2. Hi Addie, great post! Transportation is a really important environmental issue and I really liked your inclusion of anecdotes at the beginning of your blog. I agree that transportation emissions must be mitigated, but your statement about electric vehicles might be taken out of context to mean that all personal electric vehicles are good alternatives. As you hint to, electrified mass transit options are more equitable, more environmentally sound, and safer alternatives to both gas and electric cars. I also recently learned about non-engine emissions, which occur when tires erode and emit pollutions into the air and water. Electric personal vehicles actually emit more of this type of pollution because they are heavier. I was also really interested that you talked about transportation being a potential bipartisan solution and was wondering if you had heard more on that! Overall great job!

  3. Growing up in a rural area, I never understood the importance of public transportation. I used a car to travel everywhere in my town, including school since I lived outside of the busing district lines. However, after spending last summer in Nashville, I realized the benefits of public transportation. Not only would reliable public transportation be beneficial to the environment, but it would also limit traffic and commute times for many people. My commute into Nashville was 30 minutes without traffic, but it would increase to over an hour if there was congestion or accidents. The city of Nashville has a train that connects the suburbs of Nashville to the city. However, the train only runs Monday-Friday from the hours of 7 am-6 pm, and the downtown station is in the heart of Broadway, a popular tourist destination with bars and restaurants. The drop-off location was not near my building and the run times were not flexible. All of this is to say that transportation issues are not specific to Charlotte. As Addie states in her blog, the effects of emissions due to transportation are studied and impact the effects of climate change. Since this is such a large problem in many cities, I wonder if this issue goes past local policies and requires federal or state involvement. In our discussion of local policies, we know that many local governments share their projects, successes and failures, with one another. I believe that this communication is crucial in building lasting, sustainable transportation in all major U.S. cities.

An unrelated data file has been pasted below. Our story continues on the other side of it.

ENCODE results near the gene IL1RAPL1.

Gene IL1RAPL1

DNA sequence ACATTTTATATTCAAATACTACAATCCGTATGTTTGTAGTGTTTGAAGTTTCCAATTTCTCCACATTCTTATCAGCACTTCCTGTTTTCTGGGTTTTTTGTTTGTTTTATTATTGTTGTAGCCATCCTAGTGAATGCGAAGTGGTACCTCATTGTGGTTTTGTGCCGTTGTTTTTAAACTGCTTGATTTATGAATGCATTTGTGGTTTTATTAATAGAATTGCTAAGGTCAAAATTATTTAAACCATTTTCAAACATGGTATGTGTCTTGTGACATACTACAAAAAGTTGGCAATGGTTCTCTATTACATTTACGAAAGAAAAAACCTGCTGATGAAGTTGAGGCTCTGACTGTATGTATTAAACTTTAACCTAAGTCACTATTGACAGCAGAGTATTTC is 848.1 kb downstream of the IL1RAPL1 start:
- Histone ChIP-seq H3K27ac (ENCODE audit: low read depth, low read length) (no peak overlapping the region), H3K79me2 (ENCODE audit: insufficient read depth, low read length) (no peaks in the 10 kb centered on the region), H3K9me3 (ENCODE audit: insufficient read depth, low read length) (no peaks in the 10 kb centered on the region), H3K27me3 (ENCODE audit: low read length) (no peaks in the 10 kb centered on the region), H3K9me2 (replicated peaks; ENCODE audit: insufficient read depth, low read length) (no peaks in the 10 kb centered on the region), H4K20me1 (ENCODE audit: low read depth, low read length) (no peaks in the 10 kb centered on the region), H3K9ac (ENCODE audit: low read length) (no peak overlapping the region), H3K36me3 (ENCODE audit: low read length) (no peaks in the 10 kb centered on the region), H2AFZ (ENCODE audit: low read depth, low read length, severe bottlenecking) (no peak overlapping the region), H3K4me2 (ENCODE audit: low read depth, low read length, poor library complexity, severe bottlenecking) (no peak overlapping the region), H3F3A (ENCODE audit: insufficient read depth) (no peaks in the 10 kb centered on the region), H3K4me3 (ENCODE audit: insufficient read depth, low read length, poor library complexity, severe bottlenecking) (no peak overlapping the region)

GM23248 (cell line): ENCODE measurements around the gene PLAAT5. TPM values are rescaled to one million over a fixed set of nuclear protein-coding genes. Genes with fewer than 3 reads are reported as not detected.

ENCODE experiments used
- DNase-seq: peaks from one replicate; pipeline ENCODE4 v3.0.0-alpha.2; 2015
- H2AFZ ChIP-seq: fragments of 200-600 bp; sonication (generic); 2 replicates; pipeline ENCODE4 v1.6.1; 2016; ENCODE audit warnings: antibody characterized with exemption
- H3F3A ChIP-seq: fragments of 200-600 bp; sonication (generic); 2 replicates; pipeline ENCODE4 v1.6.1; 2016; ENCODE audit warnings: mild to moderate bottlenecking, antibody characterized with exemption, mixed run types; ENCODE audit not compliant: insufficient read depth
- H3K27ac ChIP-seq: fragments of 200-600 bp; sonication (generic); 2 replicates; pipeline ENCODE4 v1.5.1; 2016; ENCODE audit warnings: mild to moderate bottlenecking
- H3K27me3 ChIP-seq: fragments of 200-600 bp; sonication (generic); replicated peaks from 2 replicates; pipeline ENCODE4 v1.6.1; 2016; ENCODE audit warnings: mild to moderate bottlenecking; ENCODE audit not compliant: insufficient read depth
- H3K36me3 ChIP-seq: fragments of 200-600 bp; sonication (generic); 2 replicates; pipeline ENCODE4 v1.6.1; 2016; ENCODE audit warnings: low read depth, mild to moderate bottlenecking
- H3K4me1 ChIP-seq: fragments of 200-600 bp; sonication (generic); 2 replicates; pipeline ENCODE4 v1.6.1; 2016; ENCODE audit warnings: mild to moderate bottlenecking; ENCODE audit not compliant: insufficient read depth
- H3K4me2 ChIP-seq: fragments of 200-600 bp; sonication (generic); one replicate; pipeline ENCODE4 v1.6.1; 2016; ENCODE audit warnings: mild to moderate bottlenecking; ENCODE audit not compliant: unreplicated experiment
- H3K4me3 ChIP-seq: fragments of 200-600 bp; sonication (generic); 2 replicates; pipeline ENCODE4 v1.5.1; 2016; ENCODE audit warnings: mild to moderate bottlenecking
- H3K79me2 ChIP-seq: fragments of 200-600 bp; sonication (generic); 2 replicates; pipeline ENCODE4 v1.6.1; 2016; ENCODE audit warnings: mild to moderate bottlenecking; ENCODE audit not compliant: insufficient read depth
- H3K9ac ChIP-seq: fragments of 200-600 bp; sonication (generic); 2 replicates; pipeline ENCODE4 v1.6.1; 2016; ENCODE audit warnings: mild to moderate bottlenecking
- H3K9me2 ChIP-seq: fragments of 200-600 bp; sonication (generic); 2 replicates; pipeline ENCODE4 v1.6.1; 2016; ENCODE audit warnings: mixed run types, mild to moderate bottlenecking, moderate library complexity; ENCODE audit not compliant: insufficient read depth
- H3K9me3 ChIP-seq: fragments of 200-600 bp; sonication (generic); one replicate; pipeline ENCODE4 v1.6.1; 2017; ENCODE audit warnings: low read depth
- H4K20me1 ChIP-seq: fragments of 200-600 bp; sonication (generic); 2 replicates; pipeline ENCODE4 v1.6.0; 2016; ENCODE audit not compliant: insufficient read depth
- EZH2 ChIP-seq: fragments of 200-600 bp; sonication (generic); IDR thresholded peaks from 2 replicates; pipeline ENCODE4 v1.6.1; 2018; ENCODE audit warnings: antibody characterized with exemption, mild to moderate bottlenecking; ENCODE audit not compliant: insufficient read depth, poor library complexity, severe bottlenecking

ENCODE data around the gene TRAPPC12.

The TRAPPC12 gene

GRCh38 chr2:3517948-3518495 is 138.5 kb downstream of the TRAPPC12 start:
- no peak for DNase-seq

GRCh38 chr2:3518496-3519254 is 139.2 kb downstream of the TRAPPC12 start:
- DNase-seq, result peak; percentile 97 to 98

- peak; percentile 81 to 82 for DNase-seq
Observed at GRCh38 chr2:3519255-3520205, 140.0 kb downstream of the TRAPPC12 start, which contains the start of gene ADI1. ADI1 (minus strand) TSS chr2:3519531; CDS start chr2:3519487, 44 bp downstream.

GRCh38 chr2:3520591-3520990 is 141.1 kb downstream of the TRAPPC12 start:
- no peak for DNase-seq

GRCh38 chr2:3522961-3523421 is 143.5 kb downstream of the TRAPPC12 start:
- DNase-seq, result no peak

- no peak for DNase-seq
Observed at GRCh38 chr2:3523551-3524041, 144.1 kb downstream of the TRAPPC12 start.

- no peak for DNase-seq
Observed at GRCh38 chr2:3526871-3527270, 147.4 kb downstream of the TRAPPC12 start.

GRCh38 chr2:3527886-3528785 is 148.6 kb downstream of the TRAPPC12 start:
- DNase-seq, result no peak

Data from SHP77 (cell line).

Leave a Reply

This site uses Akismet to reduce spam. Learn how your comment data is processed.